Fast, Little Maps with Fusion Tables

Google Fusion Tables can handle huge amounts of data -- and seem designed for that. But a great little secret is that they're fantastic for making fast maps. Even little ones.

And it's surprisingly easy.

At WNYC, we used fusion tables for this quickie map of 63 taxi relief stands. My colleague Jim Colgan whipped together these plowed-streets maps (including the one below) from listeners' texted-in reports -- while he was sick in bed!

Some reasons we've been drawn to mapping with Google Fusion Tables:

Simple uploads. All you need is a comma-separated table (csv) or a spreadsheet made in Excel or Google Docs. Each "point" goes on a row. If you have even basic Excel skills, you're more than ready to go.

Embedded geocoding. Put addresses in one of your columns, and Google will geocode them for you -- doing the work of finding the latitude and longitude for your pin. If you already have the coordinates, that's fine, too. Here's the help page on this for more.

Customizable icons. You can designate one of your columns as the icon column, and use this map of available icons to pick names to put in that column for each point There are some really clear instructions for this

Custom popups. You can define what appears in a pin's pop-up bubble. Doing this is a little tricky, but just. In the "map" visualization, click on "Configure Info Window." I find the default templates confusing, so I choose "Custom" from the drop-down menu. You can then use text, html and the table info {in_curly_brackets} to craft a custom bubble.

Easy embeds. Zoom and position the map as you like it and then click the "Get Link" button for a link to what you see. Or click the blue "Get embeddable link" link to get the embed code. (Design note to Google folks: It's confusing that one of these is a button and one is an html link!)

Easy updates. You can add more data points easily, either with additional uploads or just typing your additions or fixes in your browser. 

Privacy controls. As with other Google products, you can click the "Share" button to control who can view and/or edit each table and map -- which is really nice for working in teams.

News maps on news time.  That's been working for us.

Update: Jim Colgan, who put together the snowplow map, talks about how he did it with the folks at Mobile Commons, who run the platform we use for texting projects.

Creatively Covering NY's New Ballot

New York switches to a new paper tomorrow -- Primary Day -- and ballot designers say voters likely will be confused.

At WNYC, we're covering this story in several ways that go beyond audio and written text.

Ballot Markup

For one, we had ballot designers help us annotate a ballot using DocumentCloud.

Sourcing Through Texting

For two, we're welcoming voters to share their experiences with the ballot via text. They (or you!) sign up by texting BALLOT to 30644.

Video Fun

The whole thing started when our host Brian Lehrer and reporter Azi Paybarah actually tried the sample ballot and made several mistakes. Which leads me to the third component: A video about using the new ballot:

Hacking Journalism with Sidewalk Chalk

My presentation before a room full of talented programmers next week Thursday will include hair salons, semi-trailer trucks and sidewalk chalk.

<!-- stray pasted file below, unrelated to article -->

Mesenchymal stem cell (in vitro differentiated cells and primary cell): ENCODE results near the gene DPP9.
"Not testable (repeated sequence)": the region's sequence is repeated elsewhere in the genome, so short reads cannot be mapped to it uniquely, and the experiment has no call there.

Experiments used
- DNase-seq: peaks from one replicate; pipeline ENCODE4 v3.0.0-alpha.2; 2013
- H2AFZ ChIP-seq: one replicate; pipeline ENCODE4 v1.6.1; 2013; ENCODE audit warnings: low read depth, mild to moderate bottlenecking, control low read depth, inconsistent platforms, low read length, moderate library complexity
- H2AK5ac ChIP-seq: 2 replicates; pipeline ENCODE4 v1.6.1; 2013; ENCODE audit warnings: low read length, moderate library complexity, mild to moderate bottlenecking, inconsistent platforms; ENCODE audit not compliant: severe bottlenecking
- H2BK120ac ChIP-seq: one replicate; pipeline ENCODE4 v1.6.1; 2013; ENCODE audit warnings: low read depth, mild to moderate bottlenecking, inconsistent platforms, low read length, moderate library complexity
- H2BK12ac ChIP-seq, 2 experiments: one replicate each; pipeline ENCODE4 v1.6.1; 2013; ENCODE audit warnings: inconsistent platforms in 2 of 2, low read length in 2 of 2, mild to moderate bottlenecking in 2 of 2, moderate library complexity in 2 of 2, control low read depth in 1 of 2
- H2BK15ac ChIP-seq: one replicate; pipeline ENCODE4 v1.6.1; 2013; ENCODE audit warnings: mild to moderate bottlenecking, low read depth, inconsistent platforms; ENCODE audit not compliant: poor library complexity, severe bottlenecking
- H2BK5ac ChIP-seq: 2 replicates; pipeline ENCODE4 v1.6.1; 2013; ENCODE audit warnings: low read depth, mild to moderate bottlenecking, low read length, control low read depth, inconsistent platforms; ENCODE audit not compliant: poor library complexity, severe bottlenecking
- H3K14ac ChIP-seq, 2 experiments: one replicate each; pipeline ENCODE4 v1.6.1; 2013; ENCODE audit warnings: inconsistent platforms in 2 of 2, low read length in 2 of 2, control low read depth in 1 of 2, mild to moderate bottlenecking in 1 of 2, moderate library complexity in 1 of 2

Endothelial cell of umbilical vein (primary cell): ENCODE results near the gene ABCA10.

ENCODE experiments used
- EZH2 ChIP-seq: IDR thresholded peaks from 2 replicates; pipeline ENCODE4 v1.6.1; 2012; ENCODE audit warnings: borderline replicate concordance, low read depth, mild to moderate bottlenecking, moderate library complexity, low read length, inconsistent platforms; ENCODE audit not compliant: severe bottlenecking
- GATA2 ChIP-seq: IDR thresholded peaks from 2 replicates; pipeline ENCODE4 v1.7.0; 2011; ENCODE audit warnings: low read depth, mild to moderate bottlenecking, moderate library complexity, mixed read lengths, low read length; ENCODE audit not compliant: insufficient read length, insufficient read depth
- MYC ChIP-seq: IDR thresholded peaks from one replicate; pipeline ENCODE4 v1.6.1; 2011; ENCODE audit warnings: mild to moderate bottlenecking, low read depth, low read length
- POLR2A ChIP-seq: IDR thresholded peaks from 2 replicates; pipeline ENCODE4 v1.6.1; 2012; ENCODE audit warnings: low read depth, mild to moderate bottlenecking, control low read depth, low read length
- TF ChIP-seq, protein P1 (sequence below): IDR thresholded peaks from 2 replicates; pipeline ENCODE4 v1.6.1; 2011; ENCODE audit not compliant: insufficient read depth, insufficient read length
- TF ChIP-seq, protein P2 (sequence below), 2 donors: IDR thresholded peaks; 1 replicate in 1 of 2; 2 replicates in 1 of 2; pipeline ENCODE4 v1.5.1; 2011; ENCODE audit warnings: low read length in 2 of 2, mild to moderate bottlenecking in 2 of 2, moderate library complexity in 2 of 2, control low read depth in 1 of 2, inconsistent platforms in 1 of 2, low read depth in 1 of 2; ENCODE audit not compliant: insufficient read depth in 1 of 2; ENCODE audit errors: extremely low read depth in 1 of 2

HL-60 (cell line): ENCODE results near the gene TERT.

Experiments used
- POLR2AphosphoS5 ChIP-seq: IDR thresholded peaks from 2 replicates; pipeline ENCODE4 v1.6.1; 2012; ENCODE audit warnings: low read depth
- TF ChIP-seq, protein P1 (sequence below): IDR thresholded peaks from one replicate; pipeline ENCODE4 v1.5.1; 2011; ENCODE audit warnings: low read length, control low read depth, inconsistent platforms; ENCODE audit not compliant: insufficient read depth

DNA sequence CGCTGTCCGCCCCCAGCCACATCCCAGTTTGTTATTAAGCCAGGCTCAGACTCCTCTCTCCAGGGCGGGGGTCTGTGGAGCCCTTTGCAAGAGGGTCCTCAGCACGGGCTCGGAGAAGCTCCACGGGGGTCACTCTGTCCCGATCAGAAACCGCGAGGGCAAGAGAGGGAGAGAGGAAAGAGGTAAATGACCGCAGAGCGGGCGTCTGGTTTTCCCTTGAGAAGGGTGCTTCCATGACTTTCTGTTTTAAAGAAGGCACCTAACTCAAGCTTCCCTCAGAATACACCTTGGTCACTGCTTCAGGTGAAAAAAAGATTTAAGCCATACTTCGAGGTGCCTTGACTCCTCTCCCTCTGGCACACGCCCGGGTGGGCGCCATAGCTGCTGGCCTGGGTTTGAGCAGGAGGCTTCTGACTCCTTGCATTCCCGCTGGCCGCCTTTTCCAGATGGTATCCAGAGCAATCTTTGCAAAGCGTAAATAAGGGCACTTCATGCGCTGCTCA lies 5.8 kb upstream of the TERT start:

It's TimesOpen 2.0, where digital tinkerers gather to talk about online data from the New York Times and the latest trends in information technology.

Next Thursday is Mobile/Geolocation night (which is free). Presenters will include Mano Marks from Google, John Britton from Twilio, Matt Kelly from Facebook and me. I'll be talking about The Takeaway's Sourcing Through Texting project.

My preso will likely be the lowest-tech of the bunch. Our aim was, and is, to connect journalists and citizen-sources using basic text messages, and our method was brainstorming, learning and prototyping in two neighborhoods -- Southwest Detroit and Miami's Little Haiti. We absorbed a ton. (And we sparked an investigative series on illegal truck traffic.)

There are certainly opportunities here to mash up APIs and build on some nifty platforms. I'll talk about that, too.  But as we continue working toward connecting with sources via texting, some of our best insights have come from coffee shop conversations, church bulletin announcements and short-codes scrawled on sidewalks.

An Experimental Honor

What's so exceptional about the journalism innovation award The Takeaway won yesterday is that it's not for a broadcast, a series or a blog post.

It's for an experiment.

"Sourcing Through Texting" has been a process of immersion, exploration and rapid prototyping. Journalists and community leaders spend time in a neighborhood focusing on a simple question: How might reporters and citizen-sources make better connections through texting?

The answers are still emerging. We're still making prototypes. Yet, yesterday the concept won a Knight-Batten Special Distinction Award for innovation in journalism.

Since the award application went in, we've gone to Miami to run another experiment in Little Haiti, and Detroit's WDET aired a week-long series that evolved from the project.

That the award effectively predates those happenings is a huge jolt of support for experimentation, design thinking in journalism and everyone who contributed to this unique collaboration.

That includes folks from The Takeaway, Public Radio International, WNYC Radio, WDET Detroit, WLRN Miami, The Miami Herald, American Public Media's Public Insight Network, Mobile Commons, the Institute of Design at Stanford and the residents of Southwest Detroit and Miami's Little Haiti.